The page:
Perhaps one reason we have remained friends despite distance and age, is our ability to share ideas, thoughts and feelings. I do not feel it is necessary to share the same beliefs, background or locale. Simply being able to open up to another human being and share in the give and take of ideas, whether or not we agree, seems like it should be a simple enough thing. All too often, however, people’s beliefs are so ridged and their egos so fragile that even the slightest variance from standard deviation, will be met with outrage, anger or even violence.

As for my friend’s observation that it is helpful to compare and contrast things, I find that especially true and unavoidable living in the village. When much of what you take for granted is disregarded or incomprehensible to those who live around you, it can be disconcerting. On the other hand, it can lead to greater insight, understanding and self awareness.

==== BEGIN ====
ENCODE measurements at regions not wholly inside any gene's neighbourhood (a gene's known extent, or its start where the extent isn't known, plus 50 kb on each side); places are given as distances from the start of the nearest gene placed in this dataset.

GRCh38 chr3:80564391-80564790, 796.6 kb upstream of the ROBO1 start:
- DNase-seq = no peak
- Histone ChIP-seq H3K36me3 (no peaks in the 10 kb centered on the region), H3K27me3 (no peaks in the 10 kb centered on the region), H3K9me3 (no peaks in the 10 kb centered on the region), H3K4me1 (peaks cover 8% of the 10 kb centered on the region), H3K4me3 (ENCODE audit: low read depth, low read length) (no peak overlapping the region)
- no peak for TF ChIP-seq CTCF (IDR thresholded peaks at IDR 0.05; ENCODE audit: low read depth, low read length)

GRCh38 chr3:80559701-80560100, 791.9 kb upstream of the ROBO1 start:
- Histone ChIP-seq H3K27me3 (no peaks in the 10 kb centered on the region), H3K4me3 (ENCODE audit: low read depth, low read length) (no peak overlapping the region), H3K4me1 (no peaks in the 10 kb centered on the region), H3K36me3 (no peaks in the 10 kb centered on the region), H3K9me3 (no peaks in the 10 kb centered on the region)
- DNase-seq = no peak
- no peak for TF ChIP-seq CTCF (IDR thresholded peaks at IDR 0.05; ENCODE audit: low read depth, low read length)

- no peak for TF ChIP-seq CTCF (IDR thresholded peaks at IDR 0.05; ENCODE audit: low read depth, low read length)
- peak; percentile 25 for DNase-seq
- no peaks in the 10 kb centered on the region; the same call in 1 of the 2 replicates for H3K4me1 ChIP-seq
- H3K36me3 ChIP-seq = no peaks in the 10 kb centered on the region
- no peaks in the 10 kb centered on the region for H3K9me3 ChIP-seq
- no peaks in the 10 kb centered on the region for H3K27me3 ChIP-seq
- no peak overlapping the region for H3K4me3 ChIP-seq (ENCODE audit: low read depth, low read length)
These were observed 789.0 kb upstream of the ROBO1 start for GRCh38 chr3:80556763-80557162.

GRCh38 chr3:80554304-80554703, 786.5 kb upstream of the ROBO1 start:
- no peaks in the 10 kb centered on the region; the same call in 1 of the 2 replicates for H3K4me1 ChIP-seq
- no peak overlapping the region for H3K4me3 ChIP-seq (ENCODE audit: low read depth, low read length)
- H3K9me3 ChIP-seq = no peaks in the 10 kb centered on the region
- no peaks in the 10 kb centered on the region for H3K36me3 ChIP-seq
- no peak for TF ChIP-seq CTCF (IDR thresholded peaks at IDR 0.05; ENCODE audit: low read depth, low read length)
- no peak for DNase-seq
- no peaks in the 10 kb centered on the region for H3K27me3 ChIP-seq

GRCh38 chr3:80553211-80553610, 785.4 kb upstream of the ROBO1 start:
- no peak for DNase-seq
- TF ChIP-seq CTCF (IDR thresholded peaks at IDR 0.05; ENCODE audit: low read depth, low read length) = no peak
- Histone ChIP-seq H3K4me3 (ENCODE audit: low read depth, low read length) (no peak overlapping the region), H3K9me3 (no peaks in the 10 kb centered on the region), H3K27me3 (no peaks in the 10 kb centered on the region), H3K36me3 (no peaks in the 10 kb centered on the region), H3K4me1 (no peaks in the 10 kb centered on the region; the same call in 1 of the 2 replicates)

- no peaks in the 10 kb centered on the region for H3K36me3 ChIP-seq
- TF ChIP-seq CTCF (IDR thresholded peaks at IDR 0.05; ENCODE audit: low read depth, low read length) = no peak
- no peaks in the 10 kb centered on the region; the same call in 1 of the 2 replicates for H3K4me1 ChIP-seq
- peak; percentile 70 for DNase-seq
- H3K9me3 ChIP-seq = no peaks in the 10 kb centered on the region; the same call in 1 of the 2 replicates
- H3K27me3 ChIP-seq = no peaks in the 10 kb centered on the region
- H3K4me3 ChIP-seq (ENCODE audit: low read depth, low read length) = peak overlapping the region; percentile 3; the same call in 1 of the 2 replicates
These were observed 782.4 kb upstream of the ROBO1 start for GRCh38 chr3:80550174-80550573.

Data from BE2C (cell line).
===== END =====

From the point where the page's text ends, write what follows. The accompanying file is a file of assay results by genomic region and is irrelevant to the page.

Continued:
Families are never perfect and the relationships, therein, are seldom what we would wish them to be. It doesn’t seem to matter whether you live in a village or city. If your family is too close and controlling, and in your face about your every move, you may wish for more freedom and understanding. If on the other extreme, they are too distant and uncommunicative, you may long for a more close knit and caring family.

On the rare occasion when I have been approached by a young relative as to why our family is the way it is, my reply is usually the following. Nobody has perfect parents or families and more often than not we succeed in spite of them, not because of them. We are not responsible for choosing our families. That fate was forced upon us.